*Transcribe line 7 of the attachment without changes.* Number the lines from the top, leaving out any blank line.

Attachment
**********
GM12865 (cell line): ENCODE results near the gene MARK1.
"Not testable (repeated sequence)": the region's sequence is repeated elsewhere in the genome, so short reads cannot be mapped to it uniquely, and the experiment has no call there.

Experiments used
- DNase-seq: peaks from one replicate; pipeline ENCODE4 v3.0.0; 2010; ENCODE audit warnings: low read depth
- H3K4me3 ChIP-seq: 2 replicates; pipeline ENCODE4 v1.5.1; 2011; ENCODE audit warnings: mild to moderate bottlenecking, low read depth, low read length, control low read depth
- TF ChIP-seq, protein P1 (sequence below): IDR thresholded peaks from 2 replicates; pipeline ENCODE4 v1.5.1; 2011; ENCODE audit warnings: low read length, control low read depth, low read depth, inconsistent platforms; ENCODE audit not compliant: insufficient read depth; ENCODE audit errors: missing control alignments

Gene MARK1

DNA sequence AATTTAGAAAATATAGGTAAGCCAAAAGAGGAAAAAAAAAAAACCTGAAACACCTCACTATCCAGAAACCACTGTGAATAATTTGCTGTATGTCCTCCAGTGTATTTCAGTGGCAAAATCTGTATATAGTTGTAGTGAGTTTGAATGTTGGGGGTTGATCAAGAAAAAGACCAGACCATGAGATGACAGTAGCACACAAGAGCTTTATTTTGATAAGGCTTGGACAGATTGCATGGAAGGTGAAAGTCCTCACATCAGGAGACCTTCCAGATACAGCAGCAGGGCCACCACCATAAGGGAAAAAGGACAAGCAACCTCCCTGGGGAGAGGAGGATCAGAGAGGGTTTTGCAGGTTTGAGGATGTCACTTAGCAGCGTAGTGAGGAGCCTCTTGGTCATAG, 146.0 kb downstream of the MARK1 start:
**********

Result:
Gene MARK1